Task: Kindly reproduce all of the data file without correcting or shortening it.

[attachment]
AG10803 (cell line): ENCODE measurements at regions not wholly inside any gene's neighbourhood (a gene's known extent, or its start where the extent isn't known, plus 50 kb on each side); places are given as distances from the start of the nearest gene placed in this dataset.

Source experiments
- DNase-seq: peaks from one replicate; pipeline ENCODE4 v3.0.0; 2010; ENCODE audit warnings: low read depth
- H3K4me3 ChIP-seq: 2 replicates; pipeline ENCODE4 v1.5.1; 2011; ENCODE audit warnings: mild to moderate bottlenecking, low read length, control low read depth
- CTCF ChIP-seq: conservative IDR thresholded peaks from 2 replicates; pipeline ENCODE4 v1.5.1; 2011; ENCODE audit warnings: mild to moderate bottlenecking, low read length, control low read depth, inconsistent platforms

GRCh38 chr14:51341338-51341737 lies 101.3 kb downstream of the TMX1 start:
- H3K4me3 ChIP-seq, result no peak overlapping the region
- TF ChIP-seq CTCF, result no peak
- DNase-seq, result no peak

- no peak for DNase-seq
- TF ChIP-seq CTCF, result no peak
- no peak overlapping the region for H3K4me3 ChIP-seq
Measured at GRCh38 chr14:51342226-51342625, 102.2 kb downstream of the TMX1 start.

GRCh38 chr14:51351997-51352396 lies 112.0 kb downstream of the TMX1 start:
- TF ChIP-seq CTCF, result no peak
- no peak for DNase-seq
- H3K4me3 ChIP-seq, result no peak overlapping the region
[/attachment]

AG10803 (cell line): ENCODE measurements at regions not wholly inside any gene's neighbourhood (a gene's known extent, or its start where the extent isn't known, plus 50 kb on each side); places are given as distances from the start of the nearest gene placed in this dataset.

Source experiments
- DNase-seq: peaks from one replicate; pipeline ENCODE4 v3.0.0; 2010; ENCODE audit warnings: low read depth
- H3K4me3 ChIP-seq: 2 replicates; pipeline ENCODE4 v1.5.1; 2011; ENCODE audit warnings: mild to moderate bottlenecking, low read length, control low read depth
- CTCF ChIP-seq: conservative IDR thresholded peaks from 2 replicates; pipeline ENCODE4 v1.5.1; 2011; ENCODE audit warnings: mild to moderate bottlenecking, low read length, control low read depth, inconsistent platforms

GRCh38 chr14:51341338-51341737 lies 101.3 kb downstream of the TMX1 start:
- H3K4me3 ChIP-seq, result no peak overlapping the region
- TF ChIP-seq CTCF, result no peak
- DNase-seq, result no peak

- no peak for DNase-seq
- TF ChIP-seq CTCF, result no peak
- no peak overlapping the region for H3K4me3 ChIP-seq
Measured at GRCh38 chr14:51342226-51342625, 102.2 kb downstream of the TMX1 start.

GRCh38 chr14:51351997-51352396 lies 112.0 kb downstream of the TMX1 start:
- TF ChIP-seq CTCF, result no peak
- no peak for DNase-seq
- H3K4me3 ChIP-seq, result no peak overlapping the region